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Metabolic Syndrome 13 percent more likely for every 10 ng less vitamin D – Meta-analysis Jan 2014

Blood Vitamin D Status and Metabolic Syndrome in the General Adult Population: A Dose-Response Meta-Analysis

The Journal of Clinical Endocrinology & Metabolism
Sang Yhun Ju, Hyun Suk Jeong, Do Hoon Kim
Received: September 23, 2013, Accepted: December 04, 2013, Published Online: January 01, 2014

Increasing evidence has suggested an association between blood vitamin D levels and metabolic syndrome.

Objective: Our objective was to determine the relationship between blood vitamin D status and metabolic syndrome in the general adult population, using a dose-response meta-analysis.

Data Source:We searched the PubMed, EMBASE, Web of Science, and Cochrane Library databases through July 2013 to identify relevant studies.

Study Selection:Observational studies, reporting risk ratios with a 95% confidence interval (CI) for metabolic syndrome in ≥3 categories of blood 25-hydroxyvitamin D 25(OH)D levels, were selected.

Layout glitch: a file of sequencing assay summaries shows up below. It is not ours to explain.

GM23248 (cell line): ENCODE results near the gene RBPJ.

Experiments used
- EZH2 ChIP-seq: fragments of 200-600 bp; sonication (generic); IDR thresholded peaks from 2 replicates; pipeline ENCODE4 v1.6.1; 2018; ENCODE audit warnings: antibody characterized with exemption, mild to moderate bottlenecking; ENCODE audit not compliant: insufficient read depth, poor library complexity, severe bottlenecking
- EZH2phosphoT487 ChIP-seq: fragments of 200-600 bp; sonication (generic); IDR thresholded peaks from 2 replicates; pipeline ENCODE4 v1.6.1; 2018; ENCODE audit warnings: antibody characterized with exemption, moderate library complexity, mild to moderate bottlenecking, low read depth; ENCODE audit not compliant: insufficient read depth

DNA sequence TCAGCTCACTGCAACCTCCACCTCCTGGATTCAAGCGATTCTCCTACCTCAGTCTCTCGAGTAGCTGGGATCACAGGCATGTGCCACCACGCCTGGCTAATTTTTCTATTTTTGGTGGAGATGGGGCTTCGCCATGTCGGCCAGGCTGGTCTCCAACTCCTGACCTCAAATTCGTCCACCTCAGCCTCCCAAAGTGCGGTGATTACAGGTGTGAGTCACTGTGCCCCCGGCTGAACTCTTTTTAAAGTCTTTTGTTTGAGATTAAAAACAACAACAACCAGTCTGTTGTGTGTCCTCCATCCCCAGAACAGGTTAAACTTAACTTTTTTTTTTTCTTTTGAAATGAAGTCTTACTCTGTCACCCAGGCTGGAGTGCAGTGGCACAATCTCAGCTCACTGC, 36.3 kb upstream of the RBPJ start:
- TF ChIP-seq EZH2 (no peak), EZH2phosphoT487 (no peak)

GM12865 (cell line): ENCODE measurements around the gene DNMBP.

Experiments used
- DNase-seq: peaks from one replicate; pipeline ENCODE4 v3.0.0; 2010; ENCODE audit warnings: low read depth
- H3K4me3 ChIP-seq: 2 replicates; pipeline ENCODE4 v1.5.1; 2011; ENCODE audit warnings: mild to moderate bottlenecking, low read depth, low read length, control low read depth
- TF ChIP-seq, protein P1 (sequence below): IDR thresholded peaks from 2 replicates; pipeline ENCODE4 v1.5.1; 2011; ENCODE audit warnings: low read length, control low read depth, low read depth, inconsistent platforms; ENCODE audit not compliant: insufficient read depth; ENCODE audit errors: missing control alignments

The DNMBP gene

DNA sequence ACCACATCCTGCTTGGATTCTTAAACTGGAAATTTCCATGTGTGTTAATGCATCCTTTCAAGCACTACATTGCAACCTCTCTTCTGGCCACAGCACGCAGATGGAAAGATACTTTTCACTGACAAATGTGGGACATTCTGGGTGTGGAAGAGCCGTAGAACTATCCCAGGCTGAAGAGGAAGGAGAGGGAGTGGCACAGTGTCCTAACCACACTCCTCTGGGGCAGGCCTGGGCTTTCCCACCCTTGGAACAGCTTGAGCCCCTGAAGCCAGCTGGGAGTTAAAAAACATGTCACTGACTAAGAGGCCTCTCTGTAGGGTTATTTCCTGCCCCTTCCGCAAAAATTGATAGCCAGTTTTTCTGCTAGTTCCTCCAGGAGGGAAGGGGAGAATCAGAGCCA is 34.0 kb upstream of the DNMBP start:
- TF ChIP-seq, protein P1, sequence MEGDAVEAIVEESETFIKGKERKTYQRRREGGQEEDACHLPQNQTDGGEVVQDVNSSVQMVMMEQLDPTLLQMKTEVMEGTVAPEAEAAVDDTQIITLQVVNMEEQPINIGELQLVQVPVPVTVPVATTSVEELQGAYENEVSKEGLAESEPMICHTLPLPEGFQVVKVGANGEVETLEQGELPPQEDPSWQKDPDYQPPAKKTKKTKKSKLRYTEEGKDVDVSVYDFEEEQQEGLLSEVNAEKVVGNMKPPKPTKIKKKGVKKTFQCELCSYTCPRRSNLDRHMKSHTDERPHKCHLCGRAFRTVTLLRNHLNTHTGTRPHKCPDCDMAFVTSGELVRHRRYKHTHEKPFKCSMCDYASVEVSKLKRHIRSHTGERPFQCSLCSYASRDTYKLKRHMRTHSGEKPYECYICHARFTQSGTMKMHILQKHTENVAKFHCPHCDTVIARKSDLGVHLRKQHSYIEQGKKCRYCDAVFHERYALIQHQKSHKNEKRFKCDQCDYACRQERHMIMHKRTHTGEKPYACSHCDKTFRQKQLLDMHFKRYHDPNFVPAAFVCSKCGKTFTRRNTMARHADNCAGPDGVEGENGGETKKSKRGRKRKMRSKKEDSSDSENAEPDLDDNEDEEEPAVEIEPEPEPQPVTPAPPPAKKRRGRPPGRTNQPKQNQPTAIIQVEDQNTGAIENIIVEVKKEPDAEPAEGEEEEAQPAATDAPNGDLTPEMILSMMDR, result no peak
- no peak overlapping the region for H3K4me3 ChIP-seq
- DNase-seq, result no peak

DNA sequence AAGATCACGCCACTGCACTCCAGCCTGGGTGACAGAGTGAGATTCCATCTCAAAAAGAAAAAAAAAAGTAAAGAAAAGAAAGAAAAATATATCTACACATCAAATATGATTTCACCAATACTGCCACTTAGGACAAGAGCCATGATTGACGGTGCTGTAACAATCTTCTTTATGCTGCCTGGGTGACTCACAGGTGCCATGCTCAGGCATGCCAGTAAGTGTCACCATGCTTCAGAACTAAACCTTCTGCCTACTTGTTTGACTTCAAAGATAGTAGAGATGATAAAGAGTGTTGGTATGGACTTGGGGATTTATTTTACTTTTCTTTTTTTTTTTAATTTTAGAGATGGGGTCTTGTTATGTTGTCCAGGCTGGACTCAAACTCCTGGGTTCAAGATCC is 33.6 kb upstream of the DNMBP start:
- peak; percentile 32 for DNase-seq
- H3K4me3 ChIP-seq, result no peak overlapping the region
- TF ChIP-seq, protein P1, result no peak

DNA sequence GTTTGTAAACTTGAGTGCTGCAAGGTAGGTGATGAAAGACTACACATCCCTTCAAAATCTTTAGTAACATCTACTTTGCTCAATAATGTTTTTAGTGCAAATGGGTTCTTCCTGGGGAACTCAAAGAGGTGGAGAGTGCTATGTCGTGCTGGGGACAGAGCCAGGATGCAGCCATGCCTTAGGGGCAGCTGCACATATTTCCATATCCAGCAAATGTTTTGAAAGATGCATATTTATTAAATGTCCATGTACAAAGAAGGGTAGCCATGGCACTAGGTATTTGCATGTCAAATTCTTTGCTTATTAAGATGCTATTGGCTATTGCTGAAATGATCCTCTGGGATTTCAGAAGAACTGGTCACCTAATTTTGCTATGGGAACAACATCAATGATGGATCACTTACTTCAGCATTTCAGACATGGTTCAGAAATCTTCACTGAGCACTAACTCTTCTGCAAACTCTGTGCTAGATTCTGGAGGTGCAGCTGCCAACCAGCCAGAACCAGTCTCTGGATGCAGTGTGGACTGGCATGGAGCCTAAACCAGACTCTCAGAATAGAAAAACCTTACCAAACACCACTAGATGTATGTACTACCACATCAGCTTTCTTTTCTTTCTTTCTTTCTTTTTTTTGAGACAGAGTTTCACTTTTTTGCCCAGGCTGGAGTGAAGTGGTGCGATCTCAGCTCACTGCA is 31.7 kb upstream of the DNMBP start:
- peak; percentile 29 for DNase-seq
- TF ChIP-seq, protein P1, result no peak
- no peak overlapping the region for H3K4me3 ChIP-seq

Data Extraction:Data extraction was performed independently by 2 authors, and the quality of the studies was evaluated using the Risk of Bias Assessment Tool for Nonrandomized Studies.

Data Synthesis:The pooled odds ratio of metabolic syndrome per 25 nmol/l increment in the serum/plasma 25(OH)D concentration was 0.87 (95% CI = 0.83–0.92, I2 = 85%), based on 16 “cross-sectional studies” and 1.00 (95% CI = 0.98–1.02, I2= 0%) for 2 “cohort and nested case-control studies”. The dose-response meta-analysis showed a generally linear, inverse relationship between 25(OH)D levels and metabolic syndrome in the cross-sectional studies (P for linear trend <0.001).

Conclusions:Blood vitamin D levels were associated with a risk of metabolic syndrome in cross-sectional studies but not in longitudinal studies. Randomized, clinical trials will be necessary to address the issue of causality and to determine whether vitamin D supplementation is effective for the prevention of metabolic syndrome.

1 Department of Family Medicine, College of Medicine, The Catholic University of Korea;
2 Department of Preventive Medicine, the Catholic University of Korea;
3 Department of Family Medicine, Korea University Ansan Hospital

See also VitaminDWiki

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